#Weekend Reading Behavioral Biases

Creating and managing a portfolio by the investor requires investment decisions to be made on which asset classes to invest in, how to invest, timing of entry & exits and review & rebalancing the portfolio. These decisions have to be based on the analysis of available information so that they reflect the expected performance and risks associated with the investment. Very often the decisions are influenced by behavioral biases, which lead to less than optimal choices being made. Some of the well documented biases that are observed in decision making are;

Greed and Fear

These are the most common biases impacting the retail investors. Investors enter the market when prices are already high and sell when the market bottoms out; thereby losing in both the scenarios and finally concluding “equity is the worst investment class”. Few who exercise patience overcomes these biases and emerges as winners.

Loss Aversion: The fear of losses leads to inaction. Studies show that the pain of loss is twice as strong as the pleasure they felt at a gain of a similar magnitude. Investors prefer to do nothing despite information which may lead to a loss. Holding on to losing stocks are manifestations of this bias.

Over confidence Bias: Investors cultivate a belief that they have the ability to outperform the market based on few investing successes. Such winners may be the outcome of chance rather than skill. If investors do not recognize the bias, they will continue to make their decisions based on what they feel is right rather than on objective information and lose out in the long run.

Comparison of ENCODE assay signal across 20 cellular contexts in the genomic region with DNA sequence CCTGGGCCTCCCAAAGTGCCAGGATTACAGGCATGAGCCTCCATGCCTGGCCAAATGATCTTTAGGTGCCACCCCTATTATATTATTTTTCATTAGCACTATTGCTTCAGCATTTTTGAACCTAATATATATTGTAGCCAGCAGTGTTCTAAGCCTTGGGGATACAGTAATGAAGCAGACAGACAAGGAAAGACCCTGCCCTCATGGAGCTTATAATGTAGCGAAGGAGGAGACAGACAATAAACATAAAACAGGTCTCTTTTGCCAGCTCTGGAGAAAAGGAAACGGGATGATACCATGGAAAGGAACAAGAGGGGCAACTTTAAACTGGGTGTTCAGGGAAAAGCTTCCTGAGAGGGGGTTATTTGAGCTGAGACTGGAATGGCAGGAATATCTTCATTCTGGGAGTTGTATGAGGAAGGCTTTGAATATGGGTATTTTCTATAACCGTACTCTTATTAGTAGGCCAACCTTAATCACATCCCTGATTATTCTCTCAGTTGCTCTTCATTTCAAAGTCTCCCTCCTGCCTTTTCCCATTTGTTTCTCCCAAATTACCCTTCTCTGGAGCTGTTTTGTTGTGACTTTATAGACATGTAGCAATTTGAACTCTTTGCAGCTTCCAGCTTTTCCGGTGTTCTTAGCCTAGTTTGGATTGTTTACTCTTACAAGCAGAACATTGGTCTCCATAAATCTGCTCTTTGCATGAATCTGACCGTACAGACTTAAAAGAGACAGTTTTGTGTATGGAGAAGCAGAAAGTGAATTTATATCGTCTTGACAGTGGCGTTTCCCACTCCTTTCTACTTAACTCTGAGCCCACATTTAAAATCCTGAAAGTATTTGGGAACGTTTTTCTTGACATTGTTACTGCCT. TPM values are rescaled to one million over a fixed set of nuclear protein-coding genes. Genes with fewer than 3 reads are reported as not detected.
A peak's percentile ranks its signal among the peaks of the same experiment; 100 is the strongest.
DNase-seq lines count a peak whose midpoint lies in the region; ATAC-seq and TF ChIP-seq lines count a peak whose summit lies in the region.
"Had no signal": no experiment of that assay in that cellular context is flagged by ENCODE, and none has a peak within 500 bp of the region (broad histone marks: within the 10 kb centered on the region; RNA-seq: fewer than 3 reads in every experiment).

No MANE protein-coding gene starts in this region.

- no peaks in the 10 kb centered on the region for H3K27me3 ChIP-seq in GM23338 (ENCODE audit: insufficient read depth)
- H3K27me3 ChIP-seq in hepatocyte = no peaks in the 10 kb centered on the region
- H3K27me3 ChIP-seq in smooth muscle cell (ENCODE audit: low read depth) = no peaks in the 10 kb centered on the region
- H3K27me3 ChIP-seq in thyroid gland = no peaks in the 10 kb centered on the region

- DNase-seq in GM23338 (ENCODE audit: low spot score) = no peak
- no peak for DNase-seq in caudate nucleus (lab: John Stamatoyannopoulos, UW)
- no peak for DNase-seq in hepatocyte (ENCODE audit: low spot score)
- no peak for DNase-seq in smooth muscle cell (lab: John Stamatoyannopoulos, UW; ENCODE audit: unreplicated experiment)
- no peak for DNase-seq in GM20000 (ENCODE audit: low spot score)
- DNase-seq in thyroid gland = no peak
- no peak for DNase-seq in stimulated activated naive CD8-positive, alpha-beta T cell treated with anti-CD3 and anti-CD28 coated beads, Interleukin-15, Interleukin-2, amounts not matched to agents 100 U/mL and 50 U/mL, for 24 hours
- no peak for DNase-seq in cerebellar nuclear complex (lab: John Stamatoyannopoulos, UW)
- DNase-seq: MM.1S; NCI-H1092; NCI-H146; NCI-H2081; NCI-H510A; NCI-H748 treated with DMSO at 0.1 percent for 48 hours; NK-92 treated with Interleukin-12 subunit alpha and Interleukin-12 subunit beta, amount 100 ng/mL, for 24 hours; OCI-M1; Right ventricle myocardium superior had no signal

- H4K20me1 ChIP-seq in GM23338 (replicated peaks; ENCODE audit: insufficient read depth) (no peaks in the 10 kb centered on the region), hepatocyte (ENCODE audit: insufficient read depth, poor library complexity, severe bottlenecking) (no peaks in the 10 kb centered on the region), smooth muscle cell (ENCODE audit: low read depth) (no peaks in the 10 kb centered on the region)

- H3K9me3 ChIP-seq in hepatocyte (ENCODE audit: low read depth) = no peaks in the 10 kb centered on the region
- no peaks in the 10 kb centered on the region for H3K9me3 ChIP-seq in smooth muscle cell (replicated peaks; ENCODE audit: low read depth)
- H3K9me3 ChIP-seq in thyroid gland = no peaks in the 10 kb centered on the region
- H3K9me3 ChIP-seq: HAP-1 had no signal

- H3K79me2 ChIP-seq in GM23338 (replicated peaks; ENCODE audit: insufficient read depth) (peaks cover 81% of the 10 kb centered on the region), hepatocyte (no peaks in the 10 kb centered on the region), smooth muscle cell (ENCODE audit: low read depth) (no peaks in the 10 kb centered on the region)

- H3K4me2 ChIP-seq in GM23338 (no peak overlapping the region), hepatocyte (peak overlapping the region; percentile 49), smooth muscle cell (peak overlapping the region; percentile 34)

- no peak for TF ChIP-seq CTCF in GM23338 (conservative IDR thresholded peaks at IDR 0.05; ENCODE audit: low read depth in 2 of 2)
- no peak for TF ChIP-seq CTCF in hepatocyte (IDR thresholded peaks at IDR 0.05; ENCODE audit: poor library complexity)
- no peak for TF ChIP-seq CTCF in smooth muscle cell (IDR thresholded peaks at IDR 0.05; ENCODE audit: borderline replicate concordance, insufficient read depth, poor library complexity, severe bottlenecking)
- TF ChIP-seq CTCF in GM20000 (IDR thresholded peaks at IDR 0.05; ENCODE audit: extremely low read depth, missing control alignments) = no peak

Familiarity Bias: This bias leads investors to choose what they are comfortable with. This may be a familiar asset class, stocks or sectors that they have greater information about. Investors holding only real estate or a stock portfolio concentrated in shares of a particular company or sector are demonstrating this bias. Since other opportunities are not explored , the portfolio is not diversified enough to mitigate the risks of a concentrated portfolio.

Herd Mentality: This bias is an outcome of uncertainty and a belief that others may have better information, which leads investors to follow the investment choices that others make. Small investors keep watching other participants for confirmation and then end up entering when the markets are over heated and poised for correction. Investing by taking tips comes under this bias.

Choice Paralysis: The availability of too many options for investment can lead to a situation of not wanting to make the decision. Too much of information also leads to a similar outcome on not taking action.

Sunk Cost:These are observed more in buying Insurance for investment. After paying premium for a long period, there is reluctance to discontinue the policy despite knowing that the return is very low. The selling agents exploit this bias by telling that the money already paid will be lost and advise not to discontinue the policy.

Individual investors can also reduce the effect of such biases by adopting a few techniques. As far as possible the focus should be on data and analysis. Adopting process-oriented investing and reviewing methods can help biases. Facility such as systematic investing (SIPs) will help. It is always good to have an adviser whom the investor can trust.


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